LOS ANGELES, Oct. 7 In the United States approximately 245 million people have Health Insurance. In the news we are hearing of corporations failing, overall confidence is low. Americans were offered an alternative way of purchasing health insurance in 2004; it was called a Health Savings Account. During that first year, 438,000 Americans opted for this new style of health insurance; by January 2008 census figures published by America's Health Insurance Plans (AHIP) showed 6.1 million Americans purchased a Health Savings Account. According to HSAInside.com President Rudy Rivas, "Health Savings Accounts were not that popular during 2004-2006 because of a strong economy during those days; today we are seeing a huge surge of interest from corporations and individuals on savings money and changing to HSA qualified plans".
Health Savings Accounts (HSA) give consumers incentives to manage their own healthcare costs by coupling a tax-favored savings account, used to pay medical expenses, with a high-deductible health plan. The funds in the HSA are owned by the individual and may be rolled over from year to year. In 2004, HSAInside.com (www.HSAInside.com) was formed so people can learn about HSA plans without sales pressure and offer an alternative to your traditional style health plans. California leads the country in HSA enrollments in 2008 with 639,000 Californians enrolling (according to AHIP).
HSA types of insurance plans are typically much less expensive than older, traditional types of health insurance plans. "For example, in Los Angeles a 50 yr old male under a traditional HMO plan can expect to pay $500 or more a month. In comparison an HSA qualified plan can start at only $188 per month," says HSAInside.com President Rudy Rivas. "Health Insurance is really a mathematical equation. At HSAInside.com we use the term, 'True cost of Insurance'."
Equation for "True cost of Health Insurance"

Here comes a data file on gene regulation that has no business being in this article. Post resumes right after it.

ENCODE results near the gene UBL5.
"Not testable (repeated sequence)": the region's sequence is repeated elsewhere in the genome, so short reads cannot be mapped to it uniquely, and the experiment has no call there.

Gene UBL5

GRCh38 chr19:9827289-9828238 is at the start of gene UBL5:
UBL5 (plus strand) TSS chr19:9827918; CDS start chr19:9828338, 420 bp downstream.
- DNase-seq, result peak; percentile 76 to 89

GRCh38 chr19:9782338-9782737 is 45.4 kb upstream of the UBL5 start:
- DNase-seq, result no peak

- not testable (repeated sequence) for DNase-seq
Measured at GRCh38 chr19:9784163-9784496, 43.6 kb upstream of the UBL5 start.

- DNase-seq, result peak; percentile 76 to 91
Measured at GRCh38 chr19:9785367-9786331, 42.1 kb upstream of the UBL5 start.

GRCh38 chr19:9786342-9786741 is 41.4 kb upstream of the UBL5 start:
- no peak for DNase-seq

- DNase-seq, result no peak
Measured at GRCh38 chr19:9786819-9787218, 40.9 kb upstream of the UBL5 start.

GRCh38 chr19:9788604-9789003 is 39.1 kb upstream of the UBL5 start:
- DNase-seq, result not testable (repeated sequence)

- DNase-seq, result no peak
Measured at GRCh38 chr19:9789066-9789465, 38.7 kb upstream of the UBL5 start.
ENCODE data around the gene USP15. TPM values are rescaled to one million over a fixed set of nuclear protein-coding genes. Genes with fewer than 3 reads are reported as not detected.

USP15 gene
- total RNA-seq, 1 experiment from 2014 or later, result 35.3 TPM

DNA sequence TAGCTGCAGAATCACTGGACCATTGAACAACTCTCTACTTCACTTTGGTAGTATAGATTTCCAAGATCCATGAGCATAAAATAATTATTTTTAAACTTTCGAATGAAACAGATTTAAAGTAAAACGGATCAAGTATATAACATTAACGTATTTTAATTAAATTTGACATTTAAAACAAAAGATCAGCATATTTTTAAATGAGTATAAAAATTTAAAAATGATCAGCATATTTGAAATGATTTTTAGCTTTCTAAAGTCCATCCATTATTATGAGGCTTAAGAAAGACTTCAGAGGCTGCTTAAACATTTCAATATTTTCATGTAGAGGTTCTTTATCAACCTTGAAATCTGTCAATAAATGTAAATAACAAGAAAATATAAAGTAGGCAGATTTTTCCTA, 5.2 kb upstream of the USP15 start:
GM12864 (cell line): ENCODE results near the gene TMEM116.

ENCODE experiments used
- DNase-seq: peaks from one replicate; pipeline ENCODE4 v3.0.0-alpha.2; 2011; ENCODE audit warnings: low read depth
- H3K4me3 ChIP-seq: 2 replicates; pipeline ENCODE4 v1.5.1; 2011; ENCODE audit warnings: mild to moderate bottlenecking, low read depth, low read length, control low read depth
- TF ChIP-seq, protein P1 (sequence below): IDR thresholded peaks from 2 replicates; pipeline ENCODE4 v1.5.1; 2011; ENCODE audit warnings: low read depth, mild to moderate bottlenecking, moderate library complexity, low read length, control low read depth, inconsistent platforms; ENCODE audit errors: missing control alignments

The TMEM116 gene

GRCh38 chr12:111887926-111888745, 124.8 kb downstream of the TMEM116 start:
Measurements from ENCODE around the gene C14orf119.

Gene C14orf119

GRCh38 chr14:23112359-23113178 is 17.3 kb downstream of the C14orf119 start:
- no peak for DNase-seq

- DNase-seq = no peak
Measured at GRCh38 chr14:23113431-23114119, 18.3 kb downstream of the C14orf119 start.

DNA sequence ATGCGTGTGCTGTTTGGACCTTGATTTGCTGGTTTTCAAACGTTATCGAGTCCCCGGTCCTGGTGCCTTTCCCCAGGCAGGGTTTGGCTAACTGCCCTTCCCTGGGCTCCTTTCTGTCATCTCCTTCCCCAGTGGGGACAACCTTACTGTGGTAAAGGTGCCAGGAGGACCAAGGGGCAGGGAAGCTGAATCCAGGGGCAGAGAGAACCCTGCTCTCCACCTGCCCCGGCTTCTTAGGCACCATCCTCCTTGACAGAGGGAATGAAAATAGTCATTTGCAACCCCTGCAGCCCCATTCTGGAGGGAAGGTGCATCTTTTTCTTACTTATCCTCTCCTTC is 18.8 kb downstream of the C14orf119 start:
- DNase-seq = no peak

Another reason HSA insurance plans are growing is because of the government allowing Americans to transfer monies in Individual Retirement Accounts (IRA) to a qualified health savings account (HSA). According to the IRS Tax Codes, you can elect to make a one-time, direct trustee-to-trustee transfer from your IRA (other than a SIMPLE IRA or a SEP IRA) to your HSA. The maximum amount you can transfer is the maximum HSA contribution limit. For the year 2009, individuals can contribute $3000, families can contribute $5950. If you are over 55, you can contribute a one time catch up at $1000. The money can be used for qualified medical expenses that occur during the year, and any unused amounts will continue to grow and roll over year after year.
In order to open a Health Savings Account, you must first purchase a Health Insurance plan that is a qualified plan. Then open an HSA at any financial institution of your choice (this is optional), which according to HSAInside.com is highly recommended. "Families are best served when they fund an HSA account in order to take full advantage of tax savings, and also more importantly to fund any medical procedure costs that may arise in the future," said Rudy Rivas, President of HSAInside.com.
Health Savings Accounts are perfect for anyone who is a savvy money manager, anyone who would like to survive in today's economy and wants to save money. HSA clients become involved with actual medical procedure costs. Because they are responsible for paying for medical costs, clients are in charge of their own medical decisions.
Rudy Rivas has been a recognized Health Insurance expert since 1991; he has specialized in Group & Individual Health Insurance for some of the largest corporations in California. In 2005 he was named by Business Magazine one of the fastest growing companies in America. Mr. Rivas is a recipient of the U.S. Congressional Ronald Reagan Gold Medal; more recently he was awarded the Presidential Commission. Contact Mr. Rivas @ (562)-947-2502 / (800) 450 8001
-- Health Insurance Annual Premium -- + Deductibles/ out of Pocket Max. -- = True cost of Health Insurance